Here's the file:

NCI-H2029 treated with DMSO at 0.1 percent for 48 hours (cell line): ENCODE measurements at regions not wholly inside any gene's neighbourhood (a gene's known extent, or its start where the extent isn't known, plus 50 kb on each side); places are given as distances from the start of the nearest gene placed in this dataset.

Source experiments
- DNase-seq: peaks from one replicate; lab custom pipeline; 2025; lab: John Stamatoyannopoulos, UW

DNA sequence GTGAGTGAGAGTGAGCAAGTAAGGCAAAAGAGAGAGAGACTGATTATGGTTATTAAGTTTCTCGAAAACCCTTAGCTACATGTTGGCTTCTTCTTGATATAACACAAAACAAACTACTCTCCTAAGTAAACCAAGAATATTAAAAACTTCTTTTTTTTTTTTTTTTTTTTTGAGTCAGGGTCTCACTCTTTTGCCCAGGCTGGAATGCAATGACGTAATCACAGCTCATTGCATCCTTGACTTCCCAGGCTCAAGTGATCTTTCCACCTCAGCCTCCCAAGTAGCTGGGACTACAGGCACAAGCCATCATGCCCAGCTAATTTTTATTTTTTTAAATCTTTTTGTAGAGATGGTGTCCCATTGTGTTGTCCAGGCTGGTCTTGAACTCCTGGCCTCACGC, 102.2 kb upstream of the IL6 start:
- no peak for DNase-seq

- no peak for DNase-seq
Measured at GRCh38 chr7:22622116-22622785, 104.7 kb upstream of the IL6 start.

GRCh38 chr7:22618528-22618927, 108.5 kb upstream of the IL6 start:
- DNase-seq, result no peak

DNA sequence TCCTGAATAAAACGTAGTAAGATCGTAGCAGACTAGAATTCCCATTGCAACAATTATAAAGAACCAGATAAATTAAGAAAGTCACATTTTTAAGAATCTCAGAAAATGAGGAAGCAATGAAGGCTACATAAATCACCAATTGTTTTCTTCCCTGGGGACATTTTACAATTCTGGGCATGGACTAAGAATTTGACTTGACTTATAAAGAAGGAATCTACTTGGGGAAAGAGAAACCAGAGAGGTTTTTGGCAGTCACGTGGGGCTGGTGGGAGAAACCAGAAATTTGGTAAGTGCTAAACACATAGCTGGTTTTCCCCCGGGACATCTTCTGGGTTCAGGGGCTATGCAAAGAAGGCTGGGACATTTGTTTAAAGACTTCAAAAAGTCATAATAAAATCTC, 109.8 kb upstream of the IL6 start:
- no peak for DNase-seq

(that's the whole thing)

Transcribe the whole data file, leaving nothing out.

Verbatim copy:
NCI-H2029 treated with DMSO at 0.1 percent for 48 hours (cell line): ENCODE measurements at regions not wholly inside any gene's neighbourhood (a gene's known extent, or its start where the extent isn't known, plus 50 kb on each side); places are given as distances from the start of the nearest gene placed in this dataset.

Source experiments
- DNase-seq: peaks from one replicate; lab custom pipeline; 2025; lab: John Stamatoyannopoulos, UW

DNA sequence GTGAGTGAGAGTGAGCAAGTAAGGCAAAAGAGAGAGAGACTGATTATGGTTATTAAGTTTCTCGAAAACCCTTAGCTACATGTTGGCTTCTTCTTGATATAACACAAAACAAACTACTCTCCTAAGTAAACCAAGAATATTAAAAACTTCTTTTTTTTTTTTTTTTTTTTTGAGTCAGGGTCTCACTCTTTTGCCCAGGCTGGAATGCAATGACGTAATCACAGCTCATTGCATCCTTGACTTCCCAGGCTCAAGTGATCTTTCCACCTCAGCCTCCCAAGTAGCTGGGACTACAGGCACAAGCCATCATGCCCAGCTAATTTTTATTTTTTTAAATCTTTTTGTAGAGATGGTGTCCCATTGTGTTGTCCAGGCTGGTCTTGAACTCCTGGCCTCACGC, 102.2 kb upstream of the IL6 start:
- no peak for DNase-seq

- no peak for DNase-seq
Measured at GRCh38 chr7:22622116-22622785, 104.7 kb upstream of the IL6 start.

GRCh38 chr7:22618528-22618927, 108.5 kb upstream of the IL6 start:
- DNase-seq, result no peak

DNA sequence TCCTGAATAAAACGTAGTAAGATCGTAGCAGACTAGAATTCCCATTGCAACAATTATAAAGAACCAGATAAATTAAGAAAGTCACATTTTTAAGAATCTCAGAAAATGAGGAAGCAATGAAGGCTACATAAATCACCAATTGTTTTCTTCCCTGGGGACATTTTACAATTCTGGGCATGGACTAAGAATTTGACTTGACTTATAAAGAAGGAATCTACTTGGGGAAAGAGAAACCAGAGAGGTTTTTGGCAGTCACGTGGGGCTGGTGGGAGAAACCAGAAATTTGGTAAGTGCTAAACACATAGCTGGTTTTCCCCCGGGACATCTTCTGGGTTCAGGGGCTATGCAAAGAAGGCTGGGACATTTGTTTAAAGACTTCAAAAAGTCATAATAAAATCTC, 109.8 kb upstream of the IL6 start:
- no peak for DNase-seq